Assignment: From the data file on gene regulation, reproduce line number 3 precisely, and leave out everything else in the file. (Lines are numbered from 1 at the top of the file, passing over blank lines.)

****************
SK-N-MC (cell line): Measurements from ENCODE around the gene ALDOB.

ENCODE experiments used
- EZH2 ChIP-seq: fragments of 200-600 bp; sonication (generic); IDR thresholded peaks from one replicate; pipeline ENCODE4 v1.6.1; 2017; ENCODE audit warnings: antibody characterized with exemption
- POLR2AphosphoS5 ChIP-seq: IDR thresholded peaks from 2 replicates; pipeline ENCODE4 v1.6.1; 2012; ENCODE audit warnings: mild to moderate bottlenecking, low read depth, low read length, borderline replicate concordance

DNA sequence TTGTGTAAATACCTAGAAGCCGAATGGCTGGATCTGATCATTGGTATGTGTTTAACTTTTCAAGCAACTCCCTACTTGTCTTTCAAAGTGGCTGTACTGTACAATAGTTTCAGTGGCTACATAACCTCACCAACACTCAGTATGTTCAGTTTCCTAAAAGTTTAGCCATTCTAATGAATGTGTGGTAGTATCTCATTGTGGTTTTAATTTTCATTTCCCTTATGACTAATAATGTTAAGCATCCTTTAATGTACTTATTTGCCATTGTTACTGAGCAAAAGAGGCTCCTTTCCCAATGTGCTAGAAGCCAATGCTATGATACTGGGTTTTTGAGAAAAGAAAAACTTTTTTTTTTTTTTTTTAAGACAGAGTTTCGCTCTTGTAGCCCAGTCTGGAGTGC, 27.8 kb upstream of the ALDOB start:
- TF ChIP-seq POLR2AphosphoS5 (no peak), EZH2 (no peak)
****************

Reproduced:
- EZH2 ChIP-seq: fragments of 200-600 bp; sonication (generic); IDR thresholded peaks from one replicate; pipeline ENCODE4 v1.6.1; 2017; ENCODE audit warnings: antibody characterized with exemption